Google Sheets is frequently used to archive, access, and organize information. But it can also be used for some impressive calculations. Understanding more about Google Sheets algorithms and calculations can give you insights into how to use Google for advanced analytics and reporting.

Let’s take a look at how to find slope on Google Sheets.

**Why Would You Need to Know How to Find Slope on Google Sheets?**

“Slope” is a calculation of the steepness of a line. A line that is ascending (lower to the left and higher to the right) will have a positive slope. A line that is descending (higher to the left and lower to the right) will have a negative slope.

Being able to assess and compare slopes can be critical for everything from scientific reporting to financial documents. Those who are completing mathematical problems may also need to know how to find the slope of a line in Google Sheets.

**Starting With Your Google Sheets Data**

Before we can find the slope of a line, we need to form the data that will create the line.

Let’s take a personal finance sheet as an example. Ethan has placed his last year’s expenses in a sheet — but he wants to transform it into a graph.

As you can see, Ethan’s data is really all over the place. He has regular, large payments for school — so, it’s difficult for him to see any real trends. For him to actually start to see trends, he’ll need to know how to chart.

**How to Find Slope on Google Sheets with a Chart**

Creating a chart in Google Sheets is easy. First, you select the data that you want to make into a chart, and then you click on the “Chart” icon in the toolbar. A chart will pop up on your screen.

A chart is a little unusual to manipulate in Google Sheets because it isn’t part of the cell structure. It isn’t in a row or column. Rather, it’s a floating entity that you can move around just by clicking and dragging.

But this line is extremely erratic. Before we get any further, we need to make it a clear line.

**Setup -> Chart Type -> Scatter chart**

This creates a scatter plot rather than a series of lines.

**Customize -> Series -> Trendline**

This creates a single trendline made out of the scatter chart. Now the data is starting to make more sense. While Ethan’s spending initially looks erratic, it fairly events out — it’s only going up a little.

We now have the trendline — the line that we need to use to figure out how to find the slope.

At this point, it’s possible to simply break out a graphing calculator and determine the slope of the line. But Google Sheets has similar functionality.

First, we need to determine the equation that Google Sheets used to create that trendline. We do so like this:

**Label -> Use Equation**

We can see that the equation that is being used is 18.2*x + 1870. Importantly, we know that the slope is 18.2.

**How to Find Slope on Google Sheets Without a Chart**

We can also find a slope in Google Sheets without a chart, if we don’t want all those analytics.

SLOPE ([numerical data], [time data])

As you can see, this produces just about the exact same data as our chart — but it’s in a harder-to-digest format. When we don’t have the chart, it’s more difficult to understand a slope, especially when the data is as disparate as Ethan’s. In fact, here, without the chart, it would be difficult to even see that Ethan’s chart trends upwards over time.

**What Can You Do With Slope?**

In this slope, we know that roughly, the line is going up by about $18.20 a month. We can see that things are trending upward in a way that averages don’t indicate alone — because the slope takes into account how the scatter plot is moving over time. Based on *current trends*, it’s likely that, over the course of the next year, expenses will continue to go up this amount.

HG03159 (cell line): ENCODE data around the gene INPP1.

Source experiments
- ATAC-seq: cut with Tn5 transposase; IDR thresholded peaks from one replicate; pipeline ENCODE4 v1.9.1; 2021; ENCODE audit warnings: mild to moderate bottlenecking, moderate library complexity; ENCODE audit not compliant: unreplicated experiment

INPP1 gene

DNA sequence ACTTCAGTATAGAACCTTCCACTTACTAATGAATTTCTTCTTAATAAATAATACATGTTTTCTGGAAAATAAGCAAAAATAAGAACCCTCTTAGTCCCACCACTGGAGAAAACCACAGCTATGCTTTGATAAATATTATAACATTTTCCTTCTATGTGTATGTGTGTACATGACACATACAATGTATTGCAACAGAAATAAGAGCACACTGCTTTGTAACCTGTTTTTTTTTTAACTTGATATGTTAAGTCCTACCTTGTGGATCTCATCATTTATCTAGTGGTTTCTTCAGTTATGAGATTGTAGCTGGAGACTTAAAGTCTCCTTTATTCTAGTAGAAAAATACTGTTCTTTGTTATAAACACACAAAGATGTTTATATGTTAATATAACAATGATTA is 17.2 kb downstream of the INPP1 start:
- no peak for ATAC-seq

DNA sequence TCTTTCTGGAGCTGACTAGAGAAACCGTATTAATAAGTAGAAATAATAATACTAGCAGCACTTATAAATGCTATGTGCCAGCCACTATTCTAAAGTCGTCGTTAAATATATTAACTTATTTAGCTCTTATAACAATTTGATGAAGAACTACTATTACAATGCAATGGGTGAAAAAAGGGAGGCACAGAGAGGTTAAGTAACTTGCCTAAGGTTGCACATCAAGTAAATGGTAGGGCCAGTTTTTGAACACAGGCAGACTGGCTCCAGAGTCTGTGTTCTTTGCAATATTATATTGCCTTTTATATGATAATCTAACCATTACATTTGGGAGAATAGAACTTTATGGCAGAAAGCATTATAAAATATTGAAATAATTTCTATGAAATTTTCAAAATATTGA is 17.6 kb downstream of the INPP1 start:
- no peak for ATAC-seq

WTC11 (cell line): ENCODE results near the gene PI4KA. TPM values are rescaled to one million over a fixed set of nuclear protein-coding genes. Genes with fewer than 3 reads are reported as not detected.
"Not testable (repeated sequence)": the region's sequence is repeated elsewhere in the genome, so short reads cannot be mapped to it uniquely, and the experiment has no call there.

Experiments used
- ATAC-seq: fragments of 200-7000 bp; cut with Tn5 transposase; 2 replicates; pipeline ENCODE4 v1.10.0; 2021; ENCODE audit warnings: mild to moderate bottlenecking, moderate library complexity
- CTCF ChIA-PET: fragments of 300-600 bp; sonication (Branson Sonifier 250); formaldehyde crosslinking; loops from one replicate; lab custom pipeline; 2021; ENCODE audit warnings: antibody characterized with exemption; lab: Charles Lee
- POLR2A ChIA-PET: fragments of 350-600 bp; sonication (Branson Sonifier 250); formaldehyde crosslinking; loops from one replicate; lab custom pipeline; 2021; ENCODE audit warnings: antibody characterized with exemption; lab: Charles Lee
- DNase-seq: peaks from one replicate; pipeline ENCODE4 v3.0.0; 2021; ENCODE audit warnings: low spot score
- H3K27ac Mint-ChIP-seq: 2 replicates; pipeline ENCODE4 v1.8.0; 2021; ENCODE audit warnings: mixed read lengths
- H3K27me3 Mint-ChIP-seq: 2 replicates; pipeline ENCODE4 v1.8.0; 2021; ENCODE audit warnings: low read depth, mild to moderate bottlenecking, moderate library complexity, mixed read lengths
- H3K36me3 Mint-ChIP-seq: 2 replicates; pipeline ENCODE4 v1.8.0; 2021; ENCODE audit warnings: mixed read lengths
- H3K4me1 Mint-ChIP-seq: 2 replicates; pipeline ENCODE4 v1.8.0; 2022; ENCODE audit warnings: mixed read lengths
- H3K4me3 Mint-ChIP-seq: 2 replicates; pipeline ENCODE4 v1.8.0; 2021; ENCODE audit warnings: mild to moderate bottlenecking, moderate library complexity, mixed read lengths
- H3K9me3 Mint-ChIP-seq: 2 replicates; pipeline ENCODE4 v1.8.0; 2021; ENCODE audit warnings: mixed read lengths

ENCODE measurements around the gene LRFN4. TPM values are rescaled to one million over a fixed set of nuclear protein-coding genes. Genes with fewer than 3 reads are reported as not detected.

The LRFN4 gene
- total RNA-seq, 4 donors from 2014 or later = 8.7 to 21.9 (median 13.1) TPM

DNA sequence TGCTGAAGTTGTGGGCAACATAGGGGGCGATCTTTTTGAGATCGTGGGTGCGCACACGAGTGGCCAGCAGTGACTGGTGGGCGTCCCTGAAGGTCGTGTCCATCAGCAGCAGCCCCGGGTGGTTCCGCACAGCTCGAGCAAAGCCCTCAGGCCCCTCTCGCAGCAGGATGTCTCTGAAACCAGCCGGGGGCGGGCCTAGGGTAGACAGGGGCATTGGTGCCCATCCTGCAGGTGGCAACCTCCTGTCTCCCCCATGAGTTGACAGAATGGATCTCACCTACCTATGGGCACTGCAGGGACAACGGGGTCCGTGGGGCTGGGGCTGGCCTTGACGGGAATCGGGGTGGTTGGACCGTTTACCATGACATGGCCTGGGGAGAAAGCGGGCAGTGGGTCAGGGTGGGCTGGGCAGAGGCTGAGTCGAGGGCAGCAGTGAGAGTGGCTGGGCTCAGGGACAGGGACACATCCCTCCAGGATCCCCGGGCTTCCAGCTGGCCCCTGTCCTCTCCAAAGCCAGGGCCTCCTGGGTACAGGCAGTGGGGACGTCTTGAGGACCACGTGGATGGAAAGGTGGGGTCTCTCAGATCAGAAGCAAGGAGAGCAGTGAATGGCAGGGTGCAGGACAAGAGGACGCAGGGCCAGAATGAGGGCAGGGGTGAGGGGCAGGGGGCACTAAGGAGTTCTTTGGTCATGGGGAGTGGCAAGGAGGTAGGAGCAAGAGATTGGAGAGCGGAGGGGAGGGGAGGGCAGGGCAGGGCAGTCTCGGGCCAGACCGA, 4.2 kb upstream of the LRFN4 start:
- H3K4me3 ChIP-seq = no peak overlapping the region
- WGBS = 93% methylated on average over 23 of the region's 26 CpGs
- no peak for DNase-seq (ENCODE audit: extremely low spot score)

It’s easier to see if Ethan’s data was “simpler,” though simple data is rare:

Here you can see that there’s a very easy progression and that the slope increase is always 100.

A slope doesn’t give you discrete information that you can use to determine the next period. Rather, it consolidates all the points of data that you’ve put into it to determine the trends over time. This is something that can be important in many reports.

Perhaps more importantly, take a look at the following example:

In this expense sheet, we made one modification: We lowered the expenditures for a month. Now, we see on the chart that the slope is going downwards and that the slope is -3.42. We are immediately aware from the slope itself that Ethan’s expenses are going down rather than up.

A major reason to calculate slope isn’t just to know *how fast* a line is moving up or down but *whether it’s moving up or down at all.*

By calculating slope absent a chart, you can quickly see where the data is trending — without having to do any in-depth analysis.

It should be noted, though, that the slope of Ethan’s expenditures might not always be valid. When calculating information for reports in Google Sheets, the data that is presented is only as good as the data provided. If Ethan’s expenditures are truly volatile, then past behavior isn’t going to reflect future behavior. Slopes are best used when the data being compiled is expected to *remain similar.*

**Final Thoughts**

Google Sheets has a number of robust tools that can be used for analyzing and charting data. In this tutorial, you learned how to find slope on Google Sheets effectively.

With the use of advanced techniques such as slope, you can quickly analyze data for specific factors — such as determining whether a line is trending upward or downward over time. When making these calculations, you can also choose between a visual representation (such as charting) or just raw numbers (using algorithms).

Leveraging these tools provides more in-depth data that can be used for actionable insights.

**You may also like the following Google Sheets tutorials:**